|کد مقاله||کد نشریه||سال انتشار||مقاله انگلیسی||ترجمه فارسی||نسخه تمام متن|
|4940529||1436533||2018||5 صفحه PDF||سفارش دهید||دانلود کنید|
- Students nurses in Jordan have a low perception regarding some issues about NSI prevention and post-exposure treatment.
- The topics of preventive and post-exposure measures of NSI should be taught in all nursing schools in Jordan.
- Students nurses' exposure to NSI and its under-reporting is a prevalent problem in Jordan.
- The system of dealing with exposure to NSI is inadequate in Jordanian schools of nursing.
- Low level of Hepatitis B vaccination was reported by many students nurses in Jordan.
BackgroundStudent nurses are at high risk of blood-borne pathogens transmitted via Needle Stick Injury (NSI). Understanding various aspects of NSI is essential if they are to avoid the risks associated with it.ObjectivesThe study was conducted to measure student nurses' level of knowledge about NSI and to examine its prevalence and post-exposure measures in Jordan.DesignA cross-sectional and descriptive design was used.Sample and SettingA sample of 279 student nurses studying at one private and four government universities distributed throughout Jordan.MethodThe study used an online survey composed of 22 questions developed from NSI literature. The questionnaire was divided into three parts: background, to measure students' demographics; knowledge, to measure nurses' understanding of NSI; and prevalence, to measure exposure to NSI and the follow-up measures. Student nurses were recruited through Facebook. The survey was available online for one full semester in 2016/2017.ResultsThe total number of completed surveys was 279 (response rateÂ =Â 61%). Most of the students were female (nÂ =Â 198; 71%), in their fourth year (nÂ =Â 114; 40.9%). Their mean age was 21Â years (SDÂ =Â 2.5). The mean score for the knowledge part was 7 out of 10 (SDÂ =Â 1.7). Almost a third of the students had at least one incident of exposure to NSI (nÂ =Â 73; 26.2%). Most of the students who had suffered NSI did not inform their clinical instructors (67.1%) or write an incident report (86.3%). The results showed that there was no significant difference in the knowledge total scores between males and females or between students across different universities. However, a significant difference was found between students in different years of study (F (276, 2)Â =Â 6.77, pÂ =Â 0.001).ConclusionStudent nurses in Jordan have a moderate understanding of issues regarding NSI. This knowledge improved with seniority. However, exposure to NSI and its under-reporting is a prevalent problem. This study recommends focusing on NSI in the nursing curriculum, and providing more protection and post-exposure intervention for students during their clinical practice.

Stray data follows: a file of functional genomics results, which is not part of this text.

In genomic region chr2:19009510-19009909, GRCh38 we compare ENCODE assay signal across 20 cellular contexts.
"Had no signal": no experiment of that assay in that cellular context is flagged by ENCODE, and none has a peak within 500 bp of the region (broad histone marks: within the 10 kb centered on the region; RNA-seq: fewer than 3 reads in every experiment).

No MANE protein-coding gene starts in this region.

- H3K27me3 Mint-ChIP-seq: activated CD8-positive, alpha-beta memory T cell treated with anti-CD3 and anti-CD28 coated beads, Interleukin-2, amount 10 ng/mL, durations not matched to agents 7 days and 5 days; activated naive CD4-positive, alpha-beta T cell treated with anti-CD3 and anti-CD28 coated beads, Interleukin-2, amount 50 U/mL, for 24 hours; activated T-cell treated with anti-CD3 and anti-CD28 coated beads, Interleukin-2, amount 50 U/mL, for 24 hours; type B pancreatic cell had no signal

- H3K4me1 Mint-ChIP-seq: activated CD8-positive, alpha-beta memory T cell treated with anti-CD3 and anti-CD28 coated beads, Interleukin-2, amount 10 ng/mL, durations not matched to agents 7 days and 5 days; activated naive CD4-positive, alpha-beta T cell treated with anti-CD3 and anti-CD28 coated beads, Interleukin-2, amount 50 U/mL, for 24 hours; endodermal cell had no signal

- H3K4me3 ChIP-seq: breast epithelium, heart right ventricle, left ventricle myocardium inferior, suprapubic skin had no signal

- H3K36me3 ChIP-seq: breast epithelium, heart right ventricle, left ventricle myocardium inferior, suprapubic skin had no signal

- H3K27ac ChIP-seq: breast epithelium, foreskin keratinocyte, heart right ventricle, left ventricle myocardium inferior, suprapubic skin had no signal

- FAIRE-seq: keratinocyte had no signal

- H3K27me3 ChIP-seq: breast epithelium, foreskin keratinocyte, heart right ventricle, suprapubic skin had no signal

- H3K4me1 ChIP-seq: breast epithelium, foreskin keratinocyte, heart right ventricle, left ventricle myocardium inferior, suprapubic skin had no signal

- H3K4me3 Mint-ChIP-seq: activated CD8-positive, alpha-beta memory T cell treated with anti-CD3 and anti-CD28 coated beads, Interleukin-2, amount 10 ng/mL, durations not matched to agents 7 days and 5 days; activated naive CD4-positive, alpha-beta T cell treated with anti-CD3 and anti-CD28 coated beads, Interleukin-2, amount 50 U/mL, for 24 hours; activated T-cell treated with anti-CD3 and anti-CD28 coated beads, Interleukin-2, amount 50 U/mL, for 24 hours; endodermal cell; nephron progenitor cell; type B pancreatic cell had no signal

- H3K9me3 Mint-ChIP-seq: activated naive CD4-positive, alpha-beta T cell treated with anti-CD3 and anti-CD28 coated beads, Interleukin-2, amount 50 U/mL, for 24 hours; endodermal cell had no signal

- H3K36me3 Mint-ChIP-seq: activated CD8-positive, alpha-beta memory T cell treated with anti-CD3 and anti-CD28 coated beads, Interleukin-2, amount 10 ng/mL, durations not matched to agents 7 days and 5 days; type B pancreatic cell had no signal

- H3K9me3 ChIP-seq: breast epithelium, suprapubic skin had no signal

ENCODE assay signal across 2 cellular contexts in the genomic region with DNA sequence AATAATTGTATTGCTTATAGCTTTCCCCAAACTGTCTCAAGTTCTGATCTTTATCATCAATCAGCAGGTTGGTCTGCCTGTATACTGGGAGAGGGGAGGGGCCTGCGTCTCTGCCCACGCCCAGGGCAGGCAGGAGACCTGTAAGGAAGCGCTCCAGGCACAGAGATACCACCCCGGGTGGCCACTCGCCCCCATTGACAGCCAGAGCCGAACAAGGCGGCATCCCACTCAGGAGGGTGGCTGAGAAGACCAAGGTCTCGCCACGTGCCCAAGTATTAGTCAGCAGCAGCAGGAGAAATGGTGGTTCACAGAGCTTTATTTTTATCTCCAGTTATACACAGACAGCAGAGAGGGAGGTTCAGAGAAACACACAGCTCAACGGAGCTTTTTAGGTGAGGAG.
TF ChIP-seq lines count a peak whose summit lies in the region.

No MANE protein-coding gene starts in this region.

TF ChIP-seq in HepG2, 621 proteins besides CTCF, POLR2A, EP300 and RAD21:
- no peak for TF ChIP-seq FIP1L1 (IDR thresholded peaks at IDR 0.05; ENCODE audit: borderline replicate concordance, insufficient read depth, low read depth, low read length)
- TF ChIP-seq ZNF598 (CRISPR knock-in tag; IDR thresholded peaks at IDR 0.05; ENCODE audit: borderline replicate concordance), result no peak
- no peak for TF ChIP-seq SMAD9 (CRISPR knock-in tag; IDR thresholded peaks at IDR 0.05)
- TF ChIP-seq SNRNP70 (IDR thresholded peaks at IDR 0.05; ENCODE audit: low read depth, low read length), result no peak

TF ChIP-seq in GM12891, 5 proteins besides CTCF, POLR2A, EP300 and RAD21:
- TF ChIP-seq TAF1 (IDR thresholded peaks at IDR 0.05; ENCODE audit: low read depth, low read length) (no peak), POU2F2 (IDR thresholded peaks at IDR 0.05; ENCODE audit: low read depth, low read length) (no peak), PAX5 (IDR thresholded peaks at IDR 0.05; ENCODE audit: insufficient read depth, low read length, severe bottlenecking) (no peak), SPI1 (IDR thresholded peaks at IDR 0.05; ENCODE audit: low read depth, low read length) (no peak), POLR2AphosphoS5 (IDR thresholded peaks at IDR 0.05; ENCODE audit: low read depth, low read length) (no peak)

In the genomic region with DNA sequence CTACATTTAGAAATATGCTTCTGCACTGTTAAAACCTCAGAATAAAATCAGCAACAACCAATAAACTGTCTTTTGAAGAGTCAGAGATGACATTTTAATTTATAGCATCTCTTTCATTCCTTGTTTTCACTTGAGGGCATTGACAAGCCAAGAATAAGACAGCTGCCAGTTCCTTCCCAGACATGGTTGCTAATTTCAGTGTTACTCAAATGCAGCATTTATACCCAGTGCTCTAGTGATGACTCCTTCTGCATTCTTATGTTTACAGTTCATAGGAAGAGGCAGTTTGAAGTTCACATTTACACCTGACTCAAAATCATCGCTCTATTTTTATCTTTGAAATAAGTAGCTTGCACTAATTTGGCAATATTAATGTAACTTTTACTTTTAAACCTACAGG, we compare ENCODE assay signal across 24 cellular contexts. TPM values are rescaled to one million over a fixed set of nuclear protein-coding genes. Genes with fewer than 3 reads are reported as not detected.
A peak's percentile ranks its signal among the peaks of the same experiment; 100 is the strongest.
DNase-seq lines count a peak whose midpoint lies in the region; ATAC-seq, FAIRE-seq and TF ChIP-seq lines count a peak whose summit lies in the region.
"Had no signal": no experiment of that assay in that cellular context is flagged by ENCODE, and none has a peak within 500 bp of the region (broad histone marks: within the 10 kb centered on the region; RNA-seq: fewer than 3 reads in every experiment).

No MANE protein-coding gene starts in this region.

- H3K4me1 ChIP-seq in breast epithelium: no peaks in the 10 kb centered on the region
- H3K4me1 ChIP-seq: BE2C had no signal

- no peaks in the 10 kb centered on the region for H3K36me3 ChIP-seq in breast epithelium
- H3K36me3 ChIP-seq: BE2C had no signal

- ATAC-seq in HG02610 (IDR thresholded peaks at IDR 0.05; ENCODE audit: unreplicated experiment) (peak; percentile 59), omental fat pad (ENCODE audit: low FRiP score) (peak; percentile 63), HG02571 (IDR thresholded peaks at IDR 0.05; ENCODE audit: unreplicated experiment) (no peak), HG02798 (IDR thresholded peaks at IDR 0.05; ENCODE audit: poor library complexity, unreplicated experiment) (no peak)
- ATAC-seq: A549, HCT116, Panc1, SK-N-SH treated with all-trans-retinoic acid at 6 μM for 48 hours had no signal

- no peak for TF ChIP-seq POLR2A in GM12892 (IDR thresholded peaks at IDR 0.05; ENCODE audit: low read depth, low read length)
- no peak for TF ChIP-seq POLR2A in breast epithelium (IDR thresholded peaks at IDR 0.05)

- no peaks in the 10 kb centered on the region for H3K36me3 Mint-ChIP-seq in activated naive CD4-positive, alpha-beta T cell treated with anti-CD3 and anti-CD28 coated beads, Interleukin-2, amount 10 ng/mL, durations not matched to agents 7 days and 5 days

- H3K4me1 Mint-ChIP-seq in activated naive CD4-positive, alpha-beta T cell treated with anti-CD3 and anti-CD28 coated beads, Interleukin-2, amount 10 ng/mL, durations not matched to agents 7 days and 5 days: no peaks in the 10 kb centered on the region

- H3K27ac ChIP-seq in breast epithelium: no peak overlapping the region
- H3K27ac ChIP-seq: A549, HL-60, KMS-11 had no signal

Journal: Nurse Education Today - Volume 60, January 2018, Pages 23-27